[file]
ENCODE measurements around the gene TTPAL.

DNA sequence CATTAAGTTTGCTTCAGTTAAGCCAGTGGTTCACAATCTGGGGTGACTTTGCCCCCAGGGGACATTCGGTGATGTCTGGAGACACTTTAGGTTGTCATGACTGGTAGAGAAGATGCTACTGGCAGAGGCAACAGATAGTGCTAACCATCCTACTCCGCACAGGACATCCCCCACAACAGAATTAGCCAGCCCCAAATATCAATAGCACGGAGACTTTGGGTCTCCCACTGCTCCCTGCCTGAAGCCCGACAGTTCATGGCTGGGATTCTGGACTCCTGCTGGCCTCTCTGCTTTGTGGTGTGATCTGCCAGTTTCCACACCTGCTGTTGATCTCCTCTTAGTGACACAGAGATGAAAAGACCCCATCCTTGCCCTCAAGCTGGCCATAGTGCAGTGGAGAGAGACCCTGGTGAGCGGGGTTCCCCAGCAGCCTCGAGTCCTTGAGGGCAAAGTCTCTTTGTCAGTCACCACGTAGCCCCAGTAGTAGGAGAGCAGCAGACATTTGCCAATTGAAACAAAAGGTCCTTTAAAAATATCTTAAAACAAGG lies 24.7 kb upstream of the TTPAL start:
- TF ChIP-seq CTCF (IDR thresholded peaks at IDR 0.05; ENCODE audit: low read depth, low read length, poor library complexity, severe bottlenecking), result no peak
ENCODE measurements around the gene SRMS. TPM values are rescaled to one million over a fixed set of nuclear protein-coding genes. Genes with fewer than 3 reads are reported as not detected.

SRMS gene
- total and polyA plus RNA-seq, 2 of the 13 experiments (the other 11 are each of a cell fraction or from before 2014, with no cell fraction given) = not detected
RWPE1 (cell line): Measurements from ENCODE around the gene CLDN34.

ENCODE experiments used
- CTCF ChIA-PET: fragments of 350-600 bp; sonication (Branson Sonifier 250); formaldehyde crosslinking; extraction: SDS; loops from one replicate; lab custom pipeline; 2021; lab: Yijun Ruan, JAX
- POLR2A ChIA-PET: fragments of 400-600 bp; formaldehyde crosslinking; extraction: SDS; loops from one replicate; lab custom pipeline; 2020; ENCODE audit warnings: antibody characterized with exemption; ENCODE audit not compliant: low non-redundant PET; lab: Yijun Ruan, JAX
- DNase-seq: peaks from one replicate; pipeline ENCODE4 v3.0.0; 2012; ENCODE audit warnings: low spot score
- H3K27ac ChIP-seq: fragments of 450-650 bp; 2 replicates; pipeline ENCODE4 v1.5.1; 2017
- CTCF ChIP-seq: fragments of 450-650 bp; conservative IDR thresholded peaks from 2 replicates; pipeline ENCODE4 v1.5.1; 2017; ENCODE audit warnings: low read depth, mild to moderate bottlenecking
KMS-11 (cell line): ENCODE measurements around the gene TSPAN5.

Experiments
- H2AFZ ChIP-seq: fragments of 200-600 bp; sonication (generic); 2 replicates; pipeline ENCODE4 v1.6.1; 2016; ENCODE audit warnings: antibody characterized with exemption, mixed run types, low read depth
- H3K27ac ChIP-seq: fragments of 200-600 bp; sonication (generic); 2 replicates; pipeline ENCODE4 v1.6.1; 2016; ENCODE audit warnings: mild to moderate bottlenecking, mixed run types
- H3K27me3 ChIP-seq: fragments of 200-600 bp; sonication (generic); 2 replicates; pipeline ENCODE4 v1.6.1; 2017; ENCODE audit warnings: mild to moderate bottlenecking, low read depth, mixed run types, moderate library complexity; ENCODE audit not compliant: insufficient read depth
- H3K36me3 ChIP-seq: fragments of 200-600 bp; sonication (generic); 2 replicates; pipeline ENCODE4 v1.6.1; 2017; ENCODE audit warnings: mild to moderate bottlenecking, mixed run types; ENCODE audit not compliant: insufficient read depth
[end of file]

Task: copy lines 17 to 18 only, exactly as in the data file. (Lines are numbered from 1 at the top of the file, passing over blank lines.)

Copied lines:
- H3K27ac ChIP-seq: fragments of 200-600 bp; sonication (generic); 2 replicates; pipeline ENCODE4 v1.6.1; 2016; ENCODE audit warnings: mild to moderate bottlenecking, mixed run types
- H3K27me3 ChIP-seq: fragments of 200-600 bp; sonication (generic); 2 replicates; pipeline ENCODE4 v1.6.1; 2017; ENCODE audit warnings: mild to moderate bottlenecking, low read depth, mixed run types, moderate library complexity; ENCODE audit not compliant: insufficient read depth